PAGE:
• Jayson Tipp

4 Steps for Maintaining the Art of Customer Service in the Takeout Age

From fine dining to quick service to fast food, restaurant owners have spent decades building customer service into an art form. Providing an exceptional experience requires more than just high-quality food; the most celebrated restauranteurs and brands know that their success will often be determined by how the total dining experience resonates with customers off the plate as well as on it.

But, as with so many elements of pandemic life, the needs of the restaurant consumer has changed. Customers are dining in less, eating out more, and using new systems to help make it all happen. Packed dining rooms have been replaced by long takeout lines, third party delivery companies and online ordering systems. More than ever before, our food is being presented in containers and takeout bags rather than with plates and silverware.

The result: the playing field used to provide the exceptional customer service that restaurants strive to deliver has been moved outside the dining room.

But within this new paradigm lies the potential for greatness. Now is the time to put our most brilliant restaurant minds to work, and move our service focus to where diners need them to be. The demand for takeout and delivery services require the same commitment to customer service, but within a new set of needs and an emphasis on safety.

To maintain the art of customer service in the takeout age, think of these as the new rules for restaurant takeout service:

  1. YOUR MENU MUST BE AVAILABLE ONLINE – can you imagine a restaurant not offering a menu to a hungry customer? Takeout customers shouldn’t have to work to order whatever food is available, and they are increasingly looking to order via digital channels: digital orders increased by 135% in June 2020 compared to a year ago, according to the NPD Group. Make it easy to search, find and order food online, the most preferred option for modern customers. Consider too your strategy for third party marketplaces and your owned app and website, and how that provides accessibility for your customers.

  2. INTEGRATION AND COMMUNICATION ARE THE NEW STANDARDS – as orders migrate to online, it is essential that restaurant takeout systems are integrated, connecting ordering platforms with kitchen crews, front-of-house staff and delivery services. And, of course, these systems must allow for constant (and ideally automated) communication with the customer, updating them on the status of their food and information on pickup timing and location. There’s a certain dance to restaurant operations, and it’s only been made simpler through the use of technology for customers and staff alike. Digital dialogue with consumers is essential to maintain service-oriented connections with customers like never before.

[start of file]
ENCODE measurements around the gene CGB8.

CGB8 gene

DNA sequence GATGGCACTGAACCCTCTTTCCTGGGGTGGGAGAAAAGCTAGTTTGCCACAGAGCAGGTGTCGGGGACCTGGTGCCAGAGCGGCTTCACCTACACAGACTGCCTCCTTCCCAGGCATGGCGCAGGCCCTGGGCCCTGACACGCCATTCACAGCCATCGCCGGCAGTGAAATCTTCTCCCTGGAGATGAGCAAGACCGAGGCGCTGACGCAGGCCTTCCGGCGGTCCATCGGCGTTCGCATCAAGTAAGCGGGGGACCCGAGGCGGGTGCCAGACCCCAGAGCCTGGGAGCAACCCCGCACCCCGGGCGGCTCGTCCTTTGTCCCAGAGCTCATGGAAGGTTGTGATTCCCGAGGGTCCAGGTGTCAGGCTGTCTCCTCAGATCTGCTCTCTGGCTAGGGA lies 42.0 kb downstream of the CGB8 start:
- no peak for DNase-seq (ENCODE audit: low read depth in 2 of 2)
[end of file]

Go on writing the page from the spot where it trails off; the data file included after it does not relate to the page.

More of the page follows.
3. DEVOTE SAFE SPACE AND ARCHITECTURE TO PICKUP – in the past, ordering customers may have been OK to wait inside a cramped or crowded space with other diners for their takeout order. Many learned to simply put up with massive congestion inside the restaurant as delivery service personnel asked busy hosts about to-go orders while guests were also waiting to be seated. No more. Concerns for safety and social distancing require restaurants to find dedicated space for customers and delivery service providers as they pick up their orders.

  4. UTILIZE PICKUP TECHNOLOGY TO DELIGHT CUSTOMERS – technology can quickly play a role in building positive customer experiences at pickup. Most restaurants today offer pick up on standard shelving units and label orders with small text that’s difficult to read without getting very close, or even touching the bag. Thanks to new technology developments like automated cabinets that communicate order status to customers via mobile text, we can offer a safer, more secure and reliable pickup process.

It's clear that the demands of the new restaurant consumer require the restaurant pickup experience to move from afterthought to priority. But by following the rules above, and making smart decisions about how we connect and deliver to consumers who aren’t dining in, we can add restaurant-level artistry to the pickup order.

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